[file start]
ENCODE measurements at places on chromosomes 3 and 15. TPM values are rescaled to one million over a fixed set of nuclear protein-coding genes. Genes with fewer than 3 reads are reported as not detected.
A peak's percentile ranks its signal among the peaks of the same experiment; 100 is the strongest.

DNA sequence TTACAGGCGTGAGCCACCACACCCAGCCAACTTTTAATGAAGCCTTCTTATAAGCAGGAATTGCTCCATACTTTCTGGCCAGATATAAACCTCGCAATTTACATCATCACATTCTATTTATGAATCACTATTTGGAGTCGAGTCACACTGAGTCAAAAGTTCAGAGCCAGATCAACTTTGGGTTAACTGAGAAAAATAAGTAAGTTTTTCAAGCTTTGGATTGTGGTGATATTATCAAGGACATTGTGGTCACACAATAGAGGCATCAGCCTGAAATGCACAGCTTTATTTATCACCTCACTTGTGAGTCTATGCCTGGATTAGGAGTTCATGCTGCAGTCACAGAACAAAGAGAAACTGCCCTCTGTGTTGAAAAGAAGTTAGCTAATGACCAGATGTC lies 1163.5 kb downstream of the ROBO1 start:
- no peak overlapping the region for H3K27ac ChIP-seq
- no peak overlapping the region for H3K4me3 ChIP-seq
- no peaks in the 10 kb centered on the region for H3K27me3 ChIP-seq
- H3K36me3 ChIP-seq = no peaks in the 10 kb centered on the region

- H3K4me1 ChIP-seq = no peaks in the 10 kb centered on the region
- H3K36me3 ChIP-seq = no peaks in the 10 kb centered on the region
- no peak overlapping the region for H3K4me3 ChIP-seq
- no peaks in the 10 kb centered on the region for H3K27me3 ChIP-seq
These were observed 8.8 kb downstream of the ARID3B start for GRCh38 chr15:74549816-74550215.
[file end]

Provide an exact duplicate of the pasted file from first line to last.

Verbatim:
ENCODE measurements at places on chromosomes 3 and 15. TPM values are rescaled to one million over a fixed set of nuclear protein-coding genes. Genes with fewer than 3 reads are reported as not detected.
A peak's percentile ranks its signal among the peaks of the same experiment; 100 is the strongest.

DNA sequence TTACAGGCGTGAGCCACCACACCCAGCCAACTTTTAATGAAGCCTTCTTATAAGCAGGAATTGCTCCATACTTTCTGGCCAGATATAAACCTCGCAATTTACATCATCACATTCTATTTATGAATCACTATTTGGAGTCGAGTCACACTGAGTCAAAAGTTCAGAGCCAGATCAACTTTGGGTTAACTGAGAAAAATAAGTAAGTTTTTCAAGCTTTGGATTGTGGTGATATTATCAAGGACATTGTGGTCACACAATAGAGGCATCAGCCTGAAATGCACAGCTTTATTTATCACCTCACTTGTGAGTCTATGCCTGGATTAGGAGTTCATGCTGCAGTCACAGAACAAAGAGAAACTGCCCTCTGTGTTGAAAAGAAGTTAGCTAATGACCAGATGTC lies 1163.5 kb downstream of the ROBO1 start:
- no peak overlapping the region for H3K27ac ChIP-seq
- no peak overlapping the region for H3K4me3 ChIP-seq
- no peaks in the 10 kb centered on the region for H3K27me3 ChIP-seq
- H3K36me3 ChIP-seq = no peaks in the 10 kb centered on the region

- H3K4me1 ChIP-seq = no peaks in the 10 kb centered on the region
- H3K36me3 ChIP-seq = no peaks in the 10 kb centered on the region
- no peak overlapping the region for H3K4me3 ChIP-seq
- no peaks in the 10 kb centered on the region for H3K27me3 ChIP-seq
These were observed 8.8 kb downstream of the ARID3B start for GRCh38 chr15:74549816-74550215.